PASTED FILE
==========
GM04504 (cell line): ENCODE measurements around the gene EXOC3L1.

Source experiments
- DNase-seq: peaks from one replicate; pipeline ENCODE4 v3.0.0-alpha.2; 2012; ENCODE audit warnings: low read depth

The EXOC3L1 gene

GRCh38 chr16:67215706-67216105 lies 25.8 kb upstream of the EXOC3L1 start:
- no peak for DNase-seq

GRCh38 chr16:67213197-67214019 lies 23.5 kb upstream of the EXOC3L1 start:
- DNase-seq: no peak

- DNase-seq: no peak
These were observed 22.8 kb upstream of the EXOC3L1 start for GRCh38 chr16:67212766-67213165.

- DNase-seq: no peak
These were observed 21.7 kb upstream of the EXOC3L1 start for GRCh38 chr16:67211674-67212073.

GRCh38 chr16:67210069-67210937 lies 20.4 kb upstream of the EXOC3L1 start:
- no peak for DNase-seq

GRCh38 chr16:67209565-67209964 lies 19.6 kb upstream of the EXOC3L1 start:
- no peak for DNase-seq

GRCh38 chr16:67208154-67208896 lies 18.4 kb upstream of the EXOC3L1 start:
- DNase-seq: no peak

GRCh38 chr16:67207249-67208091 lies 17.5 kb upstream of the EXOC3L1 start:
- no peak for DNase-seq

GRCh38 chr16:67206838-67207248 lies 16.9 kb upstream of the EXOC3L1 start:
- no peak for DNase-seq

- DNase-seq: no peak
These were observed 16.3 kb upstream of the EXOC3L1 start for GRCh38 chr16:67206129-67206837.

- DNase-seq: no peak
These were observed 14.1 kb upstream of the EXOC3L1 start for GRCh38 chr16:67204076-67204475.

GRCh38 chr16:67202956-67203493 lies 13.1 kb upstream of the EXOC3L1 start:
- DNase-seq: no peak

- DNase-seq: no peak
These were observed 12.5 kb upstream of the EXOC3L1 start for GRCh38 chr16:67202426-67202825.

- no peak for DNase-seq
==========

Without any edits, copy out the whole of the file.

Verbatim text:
GM04504 (cell line): ENCODE measurements around the gene EXOC3L1.

Source experiments
- DNase-seq: peaks from one replicate; pipeline ENCODE4 v3.0.0-alpha.2; 2012; ENCODE audit warnings: low read depth

The EXOC3L1 gene

GRCh38 chr16:67215706-67216105 lies 25.8 kb upstream of the EXOC3L1 start:
- no peak for DNase-seq

GRCh38 chr16:67213197-67214019 lies 23.5 kb upstream of the EXOC3L1 start:
- DNase-seq: no peak

- DNase-seq: no peak
These were observed 22.8 kb upstream of the EXOC3L1 start for GRCh38 chr16:67212766-67213165.

- DNase-seq: no peak
These were observed 21.7 kb upstream of the EXOC3L1 start for GRCh38 chr16:67211674-67212073.

GRCh38 chr16:67210069-67210937 lies 20.4 kb upstream of the EXOC3L1 start:
- no peak for DNase-seq

GRCh38 chr16:67209565-67209964 lies 19.6 kb upstream of the EXOC3L1 start:
- no peak for DNase-seq

GRCh38 chr16:67208154-67208896 lies 18.4 kb upstream of the EXOC3L1 start:
- DNase-seq: no peak

GRCh38 chr16:67207249-67208091 lies 17.5 kb upstream of the EXOC3L1 start:
- no peak for DNase-seq

GRCh38 chr16:67206838-67207248 lies 16.9 kb upstream of the EXOC3L1 start:
- no peak for DNase-seq

- DNase-seq: no peak
These were observed 16.3 kb upstream of the EXOC3L1 start for GRCh38 chr16:67206129-67206837.

- DNase-seq: no peak
These were observed 14.1 kb upstream of the EXOC3L1 start for GRCh38 chr16:67204076-67204475.

GRCh38 chr16:67202956-67203493 lies 13.1 kb upstream of the EXOC3L1 start:
- DNase-seq: no peak

- DNase-seq: no peak
These were observed 12.5 kb upstream of the EXOC3L1 start for GRCh38 chr16:67202426-67202825.

- no peak for DNase-seq